New Range Rover Evoque

      New Evoque has no wheel arch claddings for added refinement and sees the introduction of LED matrix headlamps.

      The standard colours on previous generation and New Range Rover Evoque stay the same – Fuji White and Narvick Black – as well as the same Silicon Silver and Carpathian Grey paint colours that come as options in the premium metallic range. The optional metallic paint colour line-up sees a slight shift though – Yulong White, Indus Silver, Kaikoura Stone, Santorini Black and Firenze Red remain – but we see the removal of the Loire Blue and Corris Grey paint options.

      Corris Grey makes way for Eiger Grey and we see the addition of metallic Seoul Pearl Silver; a new luxurious pearl paint colour that utilises pigment technology to give three depths of colour, ranging from clean neutral grey to a warm creamy glow in different lights. Plus, exclusive to First Edition, comes the Nolita Grey metallic paint colour. Named after a New York City borough ‘North of Little Italy' renowned for its urban and edgy appeal, this stealth-like solid metallic grey comes with a cool blue undertone.

      The optional Seoul Pearl Silver paint colour
      The optional Nolita Grey paint colour exclusive to First Edition


      The previous generation Evoque came with the option of two diesel engines and one petrol engine. Diesels were available with four powertrains, one Front Wheel Drive manual, an All Wheel Drive manual and two All Wheel Drive automatic powertrains. The Si4 2.0L petrol engine came with All Wheel Drive automatic as standard. All engines were 2.0L and designed with our own Ingenium engine technology, delivering clean and efficient combustion to help reduce fuel consumption and CO2 emissions.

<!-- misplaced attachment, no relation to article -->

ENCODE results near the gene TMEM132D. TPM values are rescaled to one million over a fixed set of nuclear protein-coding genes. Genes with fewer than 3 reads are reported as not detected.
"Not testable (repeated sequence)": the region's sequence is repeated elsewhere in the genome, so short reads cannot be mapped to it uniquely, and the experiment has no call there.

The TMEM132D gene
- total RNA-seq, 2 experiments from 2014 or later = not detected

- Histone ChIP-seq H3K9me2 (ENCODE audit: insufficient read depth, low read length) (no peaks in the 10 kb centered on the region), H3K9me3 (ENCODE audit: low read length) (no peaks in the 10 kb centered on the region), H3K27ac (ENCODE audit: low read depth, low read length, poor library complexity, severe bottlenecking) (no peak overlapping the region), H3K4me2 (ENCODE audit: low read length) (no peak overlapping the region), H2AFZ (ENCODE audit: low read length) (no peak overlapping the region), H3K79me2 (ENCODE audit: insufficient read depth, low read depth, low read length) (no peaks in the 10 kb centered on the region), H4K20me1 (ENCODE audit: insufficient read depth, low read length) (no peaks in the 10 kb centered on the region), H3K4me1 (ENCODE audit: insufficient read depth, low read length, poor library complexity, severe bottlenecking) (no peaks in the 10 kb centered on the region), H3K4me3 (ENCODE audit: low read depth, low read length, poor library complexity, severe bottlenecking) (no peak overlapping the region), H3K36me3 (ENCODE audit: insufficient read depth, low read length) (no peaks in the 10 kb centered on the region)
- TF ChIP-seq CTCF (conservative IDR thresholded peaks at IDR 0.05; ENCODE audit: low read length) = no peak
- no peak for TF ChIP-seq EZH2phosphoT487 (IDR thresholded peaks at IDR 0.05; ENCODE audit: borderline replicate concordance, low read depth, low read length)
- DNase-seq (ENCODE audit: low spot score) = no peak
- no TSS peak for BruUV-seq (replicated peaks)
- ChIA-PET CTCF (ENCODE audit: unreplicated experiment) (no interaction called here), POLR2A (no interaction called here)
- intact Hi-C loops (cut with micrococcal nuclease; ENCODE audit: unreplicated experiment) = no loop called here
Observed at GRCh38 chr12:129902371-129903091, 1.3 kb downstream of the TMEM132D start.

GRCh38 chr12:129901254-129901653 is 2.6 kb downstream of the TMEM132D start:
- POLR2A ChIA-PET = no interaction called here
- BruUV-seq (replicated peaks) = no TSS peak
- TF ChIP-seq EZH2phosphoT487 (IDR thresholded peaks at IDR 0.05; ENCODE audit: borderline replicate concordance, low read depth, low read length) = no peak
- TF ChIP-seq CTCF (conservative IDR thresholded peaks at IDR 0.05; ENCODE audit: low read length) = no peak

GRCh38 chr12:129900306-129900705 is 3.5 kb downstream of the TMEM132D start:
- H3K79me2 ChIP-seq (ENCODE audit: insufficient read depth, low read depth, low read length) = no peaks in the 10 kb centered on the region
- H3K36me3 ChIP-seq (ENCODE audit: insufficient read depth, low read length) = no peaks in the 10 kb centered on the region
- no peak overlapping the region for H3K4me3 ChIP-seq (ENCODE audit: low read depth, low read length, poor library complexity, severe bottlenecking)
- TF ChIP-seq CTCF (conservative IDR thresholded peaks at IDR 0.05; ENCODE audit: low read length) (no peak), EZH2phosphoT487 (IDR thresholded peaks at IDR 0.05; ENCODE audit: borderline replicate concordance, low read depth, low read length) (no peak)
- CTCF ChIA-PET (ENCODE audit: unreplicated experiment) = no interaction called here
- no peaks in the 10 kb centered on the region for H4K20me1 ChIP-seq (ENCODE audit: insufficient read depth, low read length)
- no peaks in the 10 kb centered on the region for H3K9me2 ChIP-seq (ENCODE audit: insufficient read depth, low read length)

New Range Rover Evoque loses the All Wheel Drive manual powertrain option, with manual transmission restricted to the entry level D150 Diesel engine. However the 20 Model Year line-up features an additional 2.0L diesel engine – the D240 AWD Auto – alongside the 2.0L D150 Diesel and D180 Diesel engines for an even greater choice for the driver. The rest of the range consists of three 2.0L petrol engines with 200, 250 and 300HP power outputs all with automatic transmission and All Wheel Drive capability.

      Taking the efficiency benefits of Ingenium one step further, all New Evoque vehicles with automatic transmission feature the pioneering Mild-Hybrid Electric Vehicle (MHEV) technology. MHEV maximises driving efficiency by cutting the engine at speeds lower than 10mph, in doing so, harvesting the energy normally lost during this deceleration and sending it back to the engine. Drivers can expect an average 5% improvement in fuel economy from this feature.

      MHEV provides an effortless yet dynamic driving experience.

      Models pictured include Range Rover Evoque First Edition in Nolita Grey and Range Rover Evoque HSE in Seoul Pearl Silver with optional features fitted. Previous generation Evoque pictured is Range Rover Evoque HSE Dynamic in Yulong White with optional features fitted. Contact your local Land Rover Retailer for more information.

  1. Tags DESIGN

      With a choice of 12 exterior colours, 12 wheel styles and a myriad of cutting-edge features, use our online configurator to create a New Range Rover Evoque unique to your personal tastes.


      New Range Rover Evoque is a compelling successor to the vehicle that captured hearts all over the world. Find out more.


      Iconic, contemporary and unique. Explore Evoque, a true Range Rover in compact form.